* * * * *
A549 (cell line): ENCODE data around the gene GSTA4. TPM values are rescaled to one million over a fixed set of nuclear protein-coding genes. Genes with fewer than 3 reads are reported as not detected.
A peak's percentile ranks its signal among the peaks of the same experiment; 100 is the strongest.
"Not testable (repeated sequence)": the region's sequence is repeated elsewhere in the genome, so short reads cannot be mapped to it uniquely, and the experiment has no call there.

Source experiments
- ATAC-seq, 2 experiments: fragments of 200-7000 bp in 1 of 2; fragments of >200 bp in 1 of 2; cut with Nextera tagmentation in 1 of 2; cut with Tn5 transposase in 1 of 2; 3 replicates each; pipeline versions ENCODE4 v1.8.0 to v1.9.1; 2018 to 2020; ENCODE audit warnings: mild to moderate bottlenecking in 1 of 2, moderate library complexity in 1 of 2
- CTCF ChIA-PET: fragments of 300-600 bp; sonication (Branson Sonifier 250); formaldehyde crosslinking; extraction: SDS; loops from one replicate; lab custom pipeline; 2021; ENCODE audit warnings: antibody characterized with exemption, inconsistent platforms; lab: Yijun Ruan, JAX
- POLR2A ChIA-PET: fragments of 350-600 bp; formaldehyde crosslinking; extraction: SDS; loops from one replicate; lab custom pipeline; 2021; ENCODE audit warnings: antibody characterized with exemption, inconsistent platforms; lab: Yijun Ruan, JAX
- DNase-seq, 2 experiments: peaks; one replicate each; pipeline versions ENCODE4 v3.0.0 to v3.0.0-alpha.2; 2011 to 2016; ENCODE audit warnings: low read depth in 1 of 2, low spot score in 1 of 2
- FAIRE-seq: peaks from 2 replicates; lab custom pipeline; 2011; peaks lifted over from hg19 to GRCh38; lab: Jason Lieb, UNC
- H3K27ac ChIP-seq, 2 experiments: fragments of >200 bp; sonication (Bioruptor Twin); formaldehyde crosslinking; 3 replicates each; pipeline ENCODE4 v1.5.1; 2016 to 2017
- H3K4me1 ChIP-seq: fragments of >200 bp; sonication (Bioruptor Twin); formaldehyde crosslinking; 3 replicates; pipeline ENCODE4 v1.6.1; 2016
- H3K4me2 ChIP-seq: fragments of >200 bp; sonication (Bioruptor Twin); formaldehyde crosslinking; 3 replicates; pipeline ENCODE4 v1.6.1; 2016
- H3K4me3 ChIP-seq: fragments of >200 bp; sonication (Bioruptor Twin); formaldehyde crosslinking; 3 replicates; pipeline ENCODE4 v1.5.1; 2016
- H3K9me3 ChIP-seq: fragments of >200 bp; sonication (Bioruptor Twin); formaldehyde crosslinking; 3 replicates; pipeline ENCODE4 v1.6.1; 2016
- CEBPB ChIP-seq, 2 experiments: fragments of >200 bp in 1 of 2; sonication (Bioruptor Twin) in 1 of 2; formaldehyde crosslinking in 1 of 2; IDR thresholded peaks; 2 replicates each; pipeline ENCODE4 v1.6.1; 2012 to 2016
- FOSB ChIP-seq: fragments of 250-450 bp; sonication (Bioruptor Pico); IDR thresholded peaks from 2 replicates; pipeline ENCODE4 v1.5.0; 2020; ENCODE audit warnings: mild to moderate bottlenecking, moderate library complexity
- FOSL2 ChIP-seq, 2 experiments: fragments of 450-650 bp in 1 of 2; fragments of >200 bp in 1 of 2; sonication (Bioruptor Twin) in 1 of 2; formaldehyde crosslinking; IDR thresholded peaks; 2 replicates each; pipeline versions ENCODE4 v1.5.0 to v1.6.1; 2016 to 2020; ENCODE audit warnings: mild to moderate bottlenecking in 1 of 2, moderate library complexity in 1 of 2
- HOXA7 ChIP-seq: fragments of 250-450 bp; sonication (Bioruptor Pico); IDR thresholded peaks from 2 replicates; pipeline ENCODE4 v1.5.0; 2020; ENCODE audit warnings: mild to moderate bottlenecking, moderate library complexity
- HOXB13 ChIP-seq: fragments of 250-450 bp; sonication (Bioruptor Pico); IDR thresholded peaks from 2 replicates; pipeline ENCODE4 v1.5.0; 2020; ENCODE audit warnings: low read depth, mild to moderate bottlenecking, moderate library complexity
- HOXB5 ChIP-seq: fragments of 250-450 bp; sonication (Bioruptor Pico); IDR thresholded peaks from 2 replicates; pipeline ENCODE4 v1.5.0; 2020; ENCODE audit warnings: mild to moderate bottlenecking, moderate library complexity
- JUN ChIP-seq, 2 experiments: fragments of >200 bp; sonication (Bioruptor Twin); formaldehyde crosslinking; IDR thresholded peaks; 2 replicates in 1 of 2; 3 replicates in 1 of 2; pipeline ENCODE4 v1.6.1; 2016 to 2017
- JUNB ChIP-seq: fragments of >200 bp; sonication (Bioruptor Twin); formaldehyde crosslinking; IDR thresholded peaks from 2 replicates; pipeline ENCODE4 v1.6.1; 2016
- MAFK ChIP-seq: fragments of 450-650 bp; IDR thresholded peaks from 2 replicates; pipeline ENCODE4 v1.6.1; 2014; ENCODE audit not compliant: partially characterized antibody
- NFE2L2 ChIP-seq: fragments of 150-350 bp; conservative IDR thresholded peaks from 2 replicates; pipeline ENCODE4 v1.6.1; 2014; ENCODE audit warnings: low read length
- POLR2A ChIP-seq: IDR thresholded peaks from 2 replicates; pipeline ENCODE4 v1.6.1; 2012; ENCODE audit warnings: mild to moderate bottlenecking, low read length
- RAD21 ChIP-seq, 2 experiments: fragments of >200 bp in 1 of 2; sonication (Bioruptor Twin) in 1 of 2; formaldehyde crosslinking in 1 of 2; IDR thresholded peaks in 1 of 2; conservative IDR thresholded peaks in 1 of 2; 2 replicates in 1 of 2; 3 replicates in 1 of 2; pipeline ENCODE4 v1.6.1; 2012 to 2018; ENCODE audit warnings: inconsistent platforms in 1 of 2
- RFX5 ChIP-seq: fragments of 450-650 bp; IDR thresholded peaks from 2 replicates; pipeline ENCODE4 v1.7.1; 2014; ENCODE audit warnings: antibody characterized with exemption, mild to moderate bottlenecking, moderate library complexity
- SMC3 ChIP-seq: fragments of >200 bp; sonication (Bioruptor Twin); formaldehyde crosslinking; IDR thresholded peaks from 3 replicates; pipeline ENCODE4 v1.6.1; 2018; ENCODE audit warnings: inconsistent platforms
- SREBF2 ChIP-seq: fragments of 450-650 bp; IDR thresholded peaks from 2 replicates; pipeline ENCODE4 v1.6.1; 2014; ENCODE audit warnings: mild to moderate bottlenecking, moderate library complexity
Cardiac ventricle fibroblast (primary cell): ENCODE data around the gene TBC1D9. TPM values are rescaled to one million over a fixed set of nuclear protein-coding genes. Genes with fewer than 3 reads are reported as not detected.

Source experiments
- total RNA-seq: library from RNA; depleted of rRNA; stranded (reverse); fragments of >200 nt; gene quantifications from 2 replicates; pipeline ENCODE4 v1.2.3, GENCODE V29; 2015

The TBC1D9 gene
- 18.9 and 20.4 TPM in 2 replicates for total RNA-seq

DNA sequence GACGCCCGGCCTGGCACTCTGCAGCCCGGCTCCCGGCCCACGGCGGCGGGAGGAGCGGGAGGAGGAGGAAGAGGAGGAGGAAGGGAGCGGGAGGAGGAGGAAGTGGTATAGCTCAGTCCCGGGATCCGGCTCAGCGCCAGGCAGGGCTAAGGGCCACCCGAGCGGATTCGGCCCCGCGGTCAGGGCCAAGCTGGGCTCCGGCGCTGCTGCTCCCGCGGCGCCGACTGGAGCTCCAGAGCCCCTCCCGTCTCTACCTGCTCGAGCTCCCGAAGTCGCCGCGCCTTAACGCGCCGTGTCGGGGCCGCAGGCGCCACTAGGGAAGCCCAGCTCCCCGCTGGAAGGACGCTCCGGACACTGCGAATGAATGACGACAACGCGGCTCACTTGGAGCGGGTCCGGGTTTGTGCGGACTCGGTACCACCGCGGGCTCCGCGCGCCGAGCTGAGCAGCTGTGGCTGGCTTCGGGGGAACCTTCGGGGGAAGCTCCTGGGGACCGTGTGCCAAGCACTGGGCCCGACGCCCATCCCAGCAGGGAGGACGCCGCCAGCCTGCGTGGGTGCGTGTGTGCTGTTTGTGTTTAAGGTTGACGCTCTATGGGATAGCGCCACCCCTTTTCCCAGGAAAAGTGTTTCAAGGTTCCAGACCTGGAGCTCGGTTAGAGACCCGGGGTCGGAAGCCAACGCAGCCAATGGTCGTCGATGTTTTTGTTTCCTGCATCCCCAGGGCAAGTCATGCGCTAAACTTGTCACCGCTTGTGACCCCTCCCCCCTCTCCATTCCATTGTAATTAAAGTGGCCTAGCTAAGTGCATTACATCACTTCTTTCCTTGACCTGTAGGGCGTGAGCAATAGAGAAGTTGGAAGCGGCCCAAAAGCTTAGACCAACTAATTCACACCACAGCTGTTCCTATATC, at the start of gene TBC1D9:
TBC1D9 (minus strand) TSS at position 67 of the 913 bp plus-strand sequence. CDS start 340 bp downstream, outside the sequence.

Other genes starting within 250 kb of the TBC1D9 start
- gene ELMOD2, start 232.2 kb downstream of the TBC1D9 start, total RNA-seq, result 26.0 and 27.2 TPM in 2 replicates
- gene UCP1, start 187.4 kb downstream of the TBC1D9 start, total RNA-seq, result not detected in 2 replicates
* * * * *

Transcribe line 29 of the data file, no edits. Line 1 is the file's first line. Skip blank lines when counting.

- SREBF2 ChIP-seq: fragments of 450-650 bp; IDR thresholded peaks from 2 replicates; pipeline ENCODE4 v1.6.1; 2014; ENCODE audit warnings: mild to moderate bottlenecking, moderate library complexity